best vehicle for making positive social change. lastly, i want to remind all new yorkers of an important lesson and one that i will carry with me for the rest of my life. and that's what you new yorkers did in battling covid. the enemy landed in new york state. covid launched the attack here. it came on planes from europe, and we had no idea. it was an ambush. and it was up to new yorkers to fight back. we were on our own, and it was war. nurses, doctors, essential workers became our frontline heroes. hospitals became the battlegrounds. streets were still and sirens
filled the city's silence. tearing the bodies of our fallen brothers and sisters you refused to give up and you fought back and you won. going from the highest infection rate in the nation to one of the lowest. no one thought we could do it, but you did it. you lead the nation and you show the way forward. and how you did it is what's most important. you did it together. not as black new yorkers or white new yorkers, not as lgbtq new yorkers orchestrate new yorkers or democrats or republicans or upstate or downstate are jewish, muslim, protestant, catholic new yorkers that is one community. one community, one family, the family of new york, you overcame the naysayers in the heaters that a fear the division and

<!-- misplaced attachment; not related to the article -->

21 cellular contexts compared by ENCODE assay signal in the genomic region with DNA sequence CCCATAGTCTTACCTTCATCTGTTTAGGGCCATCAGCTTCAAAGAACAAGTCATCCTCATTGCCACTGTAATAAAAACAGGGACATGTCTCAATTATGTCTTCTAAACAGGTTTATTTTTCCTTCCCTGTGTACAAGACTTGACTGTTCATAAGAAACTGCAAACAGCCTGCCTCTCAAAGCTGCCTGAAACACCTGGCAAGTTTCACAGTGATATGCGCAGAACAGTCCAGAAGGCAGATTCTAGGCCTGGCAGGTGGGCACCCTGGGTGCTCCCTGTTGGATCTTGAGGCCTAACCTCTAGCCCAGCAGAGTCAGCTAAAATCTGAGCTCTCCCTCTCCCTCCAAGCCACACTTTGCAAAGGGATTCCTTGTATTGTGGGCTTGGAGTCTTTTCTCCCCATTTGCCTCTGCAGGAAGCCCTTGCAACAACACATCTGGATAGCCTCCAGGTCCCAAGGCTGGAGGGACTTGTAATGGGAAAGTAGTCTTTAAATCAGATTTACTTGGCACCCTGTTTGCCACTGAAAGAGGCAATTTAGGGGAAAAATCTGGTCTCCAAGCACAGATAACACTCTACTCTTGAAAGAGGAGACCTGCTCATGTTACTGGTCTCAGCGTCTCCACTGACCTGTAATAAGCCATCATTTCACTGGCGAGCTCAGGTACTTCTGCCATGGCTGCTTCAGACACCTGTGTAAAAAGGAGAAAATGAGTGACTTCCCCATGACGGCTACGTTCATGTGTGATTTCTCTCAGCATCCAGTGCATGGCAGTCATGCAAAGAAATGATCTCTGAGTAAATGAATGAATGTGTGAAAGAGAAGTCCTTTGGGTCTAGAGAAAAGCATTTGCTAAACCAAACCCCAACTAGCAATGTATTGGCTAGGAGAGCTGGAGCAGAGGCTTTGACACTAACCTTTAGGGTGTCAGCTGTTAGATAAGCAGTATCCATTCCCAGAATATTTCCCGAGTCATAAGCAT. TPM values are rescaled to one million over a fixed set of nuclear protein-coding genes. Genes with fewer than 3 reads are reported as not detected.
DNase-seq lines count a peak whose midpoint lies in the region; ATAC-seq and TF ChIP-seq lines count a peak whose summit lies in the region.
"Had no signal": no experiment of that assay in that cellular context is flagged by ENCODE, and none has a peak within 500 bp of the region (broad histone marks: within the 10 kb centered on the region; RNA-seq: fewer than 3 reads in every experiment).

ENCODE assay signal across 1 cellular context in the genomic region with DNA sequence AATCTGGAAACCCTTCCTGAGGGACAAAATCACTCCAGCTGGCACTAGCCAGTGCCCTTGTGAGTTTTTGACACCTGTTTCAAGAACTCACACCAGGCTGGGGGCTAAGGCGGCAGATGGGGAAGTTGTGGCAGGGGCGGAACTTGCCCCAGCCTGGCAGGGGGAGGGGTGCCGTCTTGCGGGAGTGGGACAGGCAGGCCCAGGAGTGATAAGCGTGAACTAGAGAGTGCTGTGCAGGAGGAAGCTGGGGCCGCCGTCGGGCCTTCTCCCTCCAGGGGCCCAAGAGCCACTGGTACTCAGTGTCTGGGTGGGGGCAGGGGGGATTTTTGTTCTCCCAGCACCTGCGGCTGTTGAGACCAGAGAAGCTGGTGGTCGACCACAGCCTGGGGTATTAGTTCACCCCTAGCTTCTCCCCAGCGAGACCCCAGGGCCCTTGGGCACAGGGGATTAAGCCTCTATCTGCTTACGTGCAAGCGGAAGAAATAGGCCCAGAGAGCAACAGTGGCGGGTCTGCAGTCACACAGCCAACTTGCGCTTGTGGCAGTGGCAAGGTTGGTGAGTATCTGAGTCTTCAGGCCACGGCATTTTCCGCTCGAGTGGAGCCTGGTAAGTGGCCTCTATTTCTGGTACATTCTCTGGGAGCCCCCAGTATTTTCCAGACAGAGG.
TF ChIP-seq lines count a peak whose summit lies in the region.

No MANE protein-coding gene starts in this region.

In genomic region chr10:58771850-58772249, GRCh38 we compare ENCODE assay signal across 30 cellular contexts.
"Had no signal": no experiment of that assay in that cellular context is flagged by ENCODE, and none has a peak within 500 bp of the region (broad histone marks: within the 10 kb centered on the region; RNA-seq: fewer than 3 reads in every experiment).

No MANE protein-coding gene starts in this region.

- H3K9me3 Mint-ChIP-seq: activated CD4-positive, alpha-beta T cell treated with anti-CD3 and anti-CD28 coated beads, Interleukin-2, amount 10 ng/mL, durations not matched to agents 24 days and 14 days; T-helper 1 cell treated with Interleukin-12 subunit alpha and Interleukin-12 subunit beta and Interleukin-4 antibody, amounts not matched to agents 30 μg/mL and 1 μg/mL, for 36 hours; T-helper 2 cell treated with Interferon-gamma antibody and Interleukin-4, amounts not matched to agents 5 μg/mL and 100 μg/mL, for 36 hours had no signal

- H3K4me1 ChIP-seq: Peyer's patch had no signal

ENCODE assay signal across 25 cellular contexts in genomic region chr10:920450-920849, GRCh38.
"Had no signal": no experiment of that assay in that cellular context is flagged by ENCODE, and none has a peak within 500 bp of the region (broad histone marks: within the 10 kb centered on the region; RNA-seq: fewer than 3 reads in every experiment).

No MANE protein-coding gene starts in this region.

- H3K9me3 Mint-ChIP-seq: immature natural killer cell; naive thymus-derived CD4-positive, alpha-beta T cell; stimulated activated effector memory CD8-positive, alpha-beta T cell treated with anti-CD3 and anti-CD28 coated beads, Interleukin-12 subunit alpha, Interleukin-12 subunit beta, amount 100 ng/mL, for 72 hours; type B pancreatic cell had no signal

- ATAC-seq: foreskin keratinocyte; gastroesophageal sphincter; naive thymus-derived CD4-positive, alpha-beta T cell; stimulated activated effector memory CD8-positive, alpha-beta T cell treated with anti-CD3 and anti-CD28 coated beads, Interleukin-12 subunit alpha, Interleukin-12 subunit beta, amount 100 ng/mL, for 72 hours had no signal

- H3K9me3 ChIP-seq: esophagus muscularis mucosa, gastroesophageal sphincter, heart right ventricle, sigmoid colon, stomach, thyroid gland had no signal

unified, and you rose and you overcame. you saved lives and that was powerful in its effect. it was beautiful to see. and it was an honor to lead. please remember that lesson. hold it dear and hold it up high for this nation to see because it is new york state at her finest, creating her legacy, fulfilling her destiny, giving life and animation to the lady in the harbor saying excelsior, we can be better! we can reach higher! and proclaiming e pluribus unum, out of many, one. unity, community, love. that is our founding premise and our enduring promise.